Maryam Rafieifar, a doctoral student at Robert Stempel College of Public Health and Social Work, has won a $20,000 Dissertation Fellowship from the American Association of University Women‘s (AAUW). AAUW’s fellowship program is the largest and oldest non-institutional source of graduate funding for women in the United States. The association awarded her for her commitment to supporting communities in need through research and service.
“I’m very proud of Maryam. This prestigious award recognizes her as a leading member of the next generation of social work scholars in migration studies,” said Dr. Miriam Potocky, Rafieifar’s advisor and professor at the School of Social Work at Stempel College. “Maryam is not only a researcher but also an activist. Her dissertation study will give voice to the lived experiences of these marginalized families.”
Helping Communities in Need
Rafieifar’s work in her home country of Iran with the International Committee of the Red Cross (ICRC) inspired her to pursue her Ph.D. degree in Social Work. At ICRC, she managed a project that connected Afghan refugees and undocumented immigrants to critical health and mental health services.
“For undocumented people, having one paper can make a difference. It can determine if you have access to education, health services, and legal support. It can also have an impact on your economic status,” Rafieifar said. “If you can work, you can provide for your family. If you are not allowed to work, you could be pushed into poverty.”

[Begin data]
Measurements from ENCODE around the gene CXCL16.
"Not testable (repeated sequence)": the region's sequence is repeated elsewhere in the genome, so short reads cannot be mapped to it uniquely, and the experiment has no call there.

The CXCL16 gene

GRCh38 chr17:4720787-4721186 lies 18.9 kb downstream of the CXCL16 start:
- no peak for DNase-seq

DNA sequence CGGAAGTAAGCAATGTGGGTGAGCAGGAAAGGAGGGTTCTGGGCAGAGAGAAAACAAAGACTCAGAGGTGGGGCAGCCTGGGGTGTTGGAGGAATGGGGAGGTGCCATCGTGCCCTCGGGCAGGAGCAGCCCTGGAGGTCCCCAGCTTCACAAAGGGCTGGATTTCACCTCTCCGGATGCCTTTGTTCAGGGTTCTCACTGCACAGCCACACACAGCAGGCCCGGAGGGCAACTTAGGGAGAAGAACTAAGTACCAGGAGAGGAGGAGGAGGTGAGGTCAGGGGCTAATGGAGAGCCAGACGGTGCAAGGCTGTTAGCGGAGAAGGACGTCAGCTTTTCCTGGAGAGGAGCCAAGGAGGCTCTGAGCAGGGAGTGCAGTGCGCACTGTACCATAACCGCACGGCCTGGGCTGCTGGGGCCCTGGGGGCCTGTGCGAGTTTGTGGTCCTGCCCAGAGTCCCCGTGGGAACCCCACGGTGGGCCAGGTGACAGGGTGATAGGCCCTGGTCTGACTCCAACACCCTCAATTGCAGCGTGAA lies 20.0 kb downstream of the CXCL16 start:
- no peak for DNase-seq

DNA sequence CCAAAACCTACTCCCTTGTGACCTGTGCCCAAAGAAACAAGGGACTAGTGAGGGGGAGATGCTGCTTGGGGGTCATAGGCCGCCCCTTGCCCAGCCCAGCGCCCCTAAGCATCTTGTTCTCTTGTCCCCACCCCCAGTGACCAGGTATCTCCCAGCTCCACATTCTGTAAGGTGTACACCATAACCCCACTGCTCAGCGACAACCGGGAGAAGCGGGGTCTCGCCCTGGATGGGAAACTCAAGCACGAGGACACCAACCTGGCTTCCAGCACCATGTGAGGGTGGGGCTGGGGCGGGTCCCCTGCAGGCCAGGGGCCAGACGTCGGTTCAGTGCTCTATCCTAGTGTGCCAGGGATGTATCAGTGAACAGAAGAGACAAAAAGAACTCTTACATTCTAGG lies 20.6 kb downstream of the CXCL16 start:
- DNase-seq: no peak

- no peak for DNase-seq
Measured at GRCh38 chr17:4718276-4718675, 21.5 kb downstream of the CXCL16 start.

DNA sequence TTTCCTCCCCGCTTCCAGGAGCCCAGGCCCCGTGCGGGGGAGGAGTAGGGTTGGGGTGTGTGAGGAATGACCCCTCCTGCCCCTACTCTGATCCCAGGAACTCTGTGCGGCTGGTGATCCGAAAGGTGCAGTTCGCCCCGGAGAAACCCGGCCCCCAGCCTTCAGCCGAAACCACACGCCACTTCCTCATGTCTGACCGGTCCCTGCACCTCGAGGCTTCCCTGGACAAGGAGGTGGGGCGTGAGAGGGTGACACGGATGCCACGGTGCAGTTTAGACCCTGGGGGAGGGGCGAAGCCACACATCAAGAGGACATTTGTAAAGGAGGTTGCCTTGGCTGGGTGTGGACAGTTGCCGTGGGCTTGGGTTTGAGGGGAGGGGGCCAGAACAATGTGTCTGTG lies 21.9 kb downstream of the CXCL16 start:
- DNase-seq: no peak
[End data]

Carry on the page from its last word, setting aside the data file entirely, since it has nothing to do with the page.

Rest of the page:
Through this work, she met social workers who guided families step by step to ensure they had access to the resources needed to thrive. This experience motivated her to apply for the doctoral program at the School of Social Work at Stempel College.
A Bright Future in Supporting Others
Today, Rafieifar is working on her dissertation that explores guardianship as it relates to undocumented families. She’s working closely with the Nora Sandigo Children Foundation, which is based in Miami, Florida, and connects undocumented parents and their children to resources. The foundation offers guardianship for legal and medical concerns. For parents who are deported or detained, Sandigo provides full guardianship of the children.
“I want to explore the experience of families who have chosen to delegate the guardianship of their children to a non-relative third party and understand how they make such an important decision,” she said.
The AAUW fellowship program will help offset Rafieifar’s research expenses and stipends while she completes her dissertation. She’s working towards graduating in the spring of 2022 and hopes to run her own nonprofit one day to support undocumented families.
To learn more about Maryam, read FIU News’ March 2021 story “Doctoral student researches family separation, guardianship in immigrant communities.”
For more information about the School of Social Work at Stempel College, click here.